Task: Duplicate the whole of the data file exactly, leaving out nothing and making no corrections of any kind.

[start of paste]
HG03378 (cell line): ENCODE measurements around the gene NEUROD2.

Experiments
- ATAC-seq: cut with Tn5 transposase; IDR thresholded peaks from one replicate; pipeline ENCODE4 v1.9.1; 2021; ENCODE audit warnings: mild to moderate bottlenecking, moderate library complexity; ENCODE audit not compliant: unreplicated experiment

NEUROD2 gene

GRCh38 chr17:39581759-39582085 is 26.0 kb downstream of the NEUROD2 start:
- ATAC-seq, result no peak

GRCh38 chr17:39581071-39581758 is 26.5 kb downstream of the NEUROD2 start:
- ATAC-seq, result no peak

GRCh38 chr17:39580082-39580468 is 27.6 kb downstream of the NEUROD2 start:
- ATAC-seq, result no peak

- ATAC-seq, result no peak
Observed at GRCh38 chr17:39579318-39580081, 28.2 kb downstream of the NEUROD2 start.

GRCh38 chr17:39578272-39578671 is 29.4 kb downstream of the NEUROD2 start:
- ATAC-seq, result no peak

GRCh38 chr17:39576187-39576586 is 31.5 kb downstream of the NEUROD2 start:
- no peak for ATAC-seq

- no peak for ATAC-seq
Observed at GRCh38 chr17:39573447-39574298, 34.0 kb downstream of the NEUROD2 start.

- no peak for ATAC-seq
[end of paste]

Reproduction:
HG03378 (cell line): ENCODE measurements around the gene NEUROD2.

Experiments
- ATAC-seq: cut with Tn5 transposase; IDR thresholded peaks from one replicate; pipeline ENCODE4 v1.9.1; 2021; ENCODE audit warnings: mild to moderate bottlenecking, moderate library complexity; ENCODE audit not compliant: unreplicated experiment

NEUROD2 gene

GRCh38 chr17:39581759-39582085 is 26.0 kb downstream of the NEUROD2 start:
- ATAC-seq, result no peak

GRCh38 chr17:39581071-39581758 is 26.5 kb downstream of the NEUROD2 start:
- ATAC-seq, result no peak

GRCh38 chr17:39580082-39580468 is 27.6 kb downstream of the NEUROD2 start:
- ATAC-seq, result no peak

- ATAC-seq, result no peak
Observed at GRCh38 chr17:39579318-39580081, 28.2 kb downstream of the NEUROD2 start.

GRCh38 chr17:39578272-39578671 is 29.4 kb downstream of the NEUROD2 start:
- ATAC-seq, result no peak

GRCh38 chr17:39576187-39576586 is 31.5 kb downstream of the NEUROD2 start:
- no peak for ATAC-seq

- no peak for ATAC-seq
Observed at GRCh38 chr17:39573447-39574298, 34.0 kb downstream of the NEUROD2 start.

- no peak for ATAC-seq